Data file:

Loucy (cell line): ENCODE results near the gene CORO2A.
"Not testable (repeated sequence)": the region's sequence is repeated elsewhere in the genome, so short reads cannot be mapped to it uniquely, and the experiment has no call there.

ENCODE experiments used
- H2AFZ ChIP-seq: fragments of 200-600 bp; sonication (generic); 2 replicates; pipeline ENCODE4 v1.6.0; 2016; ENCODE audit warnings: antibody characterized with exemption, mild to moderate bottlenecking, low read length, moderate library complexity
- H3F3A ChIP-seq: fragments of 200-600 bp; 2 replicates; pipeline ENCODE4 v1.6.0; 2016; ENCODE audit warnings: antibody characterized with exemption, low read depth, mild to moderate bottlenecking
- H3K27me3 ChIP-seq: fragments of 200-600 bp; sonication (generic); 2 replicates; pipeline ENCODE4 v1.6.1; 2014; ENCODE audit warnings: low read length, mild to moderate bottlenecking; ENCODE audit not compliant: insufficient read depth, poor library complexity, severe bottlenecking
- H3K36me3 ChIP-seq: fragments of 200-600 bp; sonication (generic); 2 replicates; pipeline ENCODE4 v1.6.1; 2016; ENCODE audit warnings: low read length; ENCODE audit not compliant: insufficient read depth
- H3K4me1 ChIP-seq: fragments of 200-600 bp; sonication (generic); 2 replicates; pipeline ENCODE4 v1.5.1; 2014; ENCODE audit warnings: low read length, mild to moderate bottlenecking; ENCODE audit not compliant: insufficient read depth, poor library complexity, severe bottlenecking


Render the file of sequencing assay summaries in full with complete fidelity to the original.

Loucy (cell line): ENCODE results near the gene CORO2A.
"Not testable (repeated sequence)": the region's sequence is repeated elsewhere in the genome, so short reads cannot be mapped to it uniquely, and the experiment has no call there.

ENCODE experiments used
- H2AFZ ChIP-seq: fragments of 200-600 bp; sonication (generic); 2 replicates; pipeline ENCODE4 v1.6.0; 2016; ENCODE audit warnings: antibody characterized with exemption, mild to moderate bottlenecking, low read length, moderate library complexity
- H3F3A ChIP-seq: fragments of 200-600 bp; 2 replicates; pipeline ENCODE4 v1.6.0; 2016; ENCODE audit warnings: antibody characterized with exemption, low read depth, mild to moderate bottlenecking
- H3K27me3 ChIP-seq: fragments of 200-600 bp; sonication (generic); 2 replicates; pipeline ENCODE4 v1.6.1; 2014; ENCODE audit warnings: low read length, mild to moderate bottlenecking; ENCODE audit not compliant: insufficient read depth, poor library complexity, severe bottlenecking
- H3K36me3 ChIP-seq: fragments of 200-600 bp; sonication (generic); 2 replicates; pipeline ENCODE4 v1.6.1; 2016; ENCODE audit warnings: low read length; ENCODE audit not compliant: insufficient read depth
- H3K4me1 ChIP-seq: fragments of 200-600 bp; sonication (generic); 2 replicates; pipeline ENCODE4 v1.5.1; 2014; ENCODE audit warnings: low read length, mild to moderate bottlenecking; ENCODE audit not compliant: insufficient read depth, poor library complexity, severe bottlenecking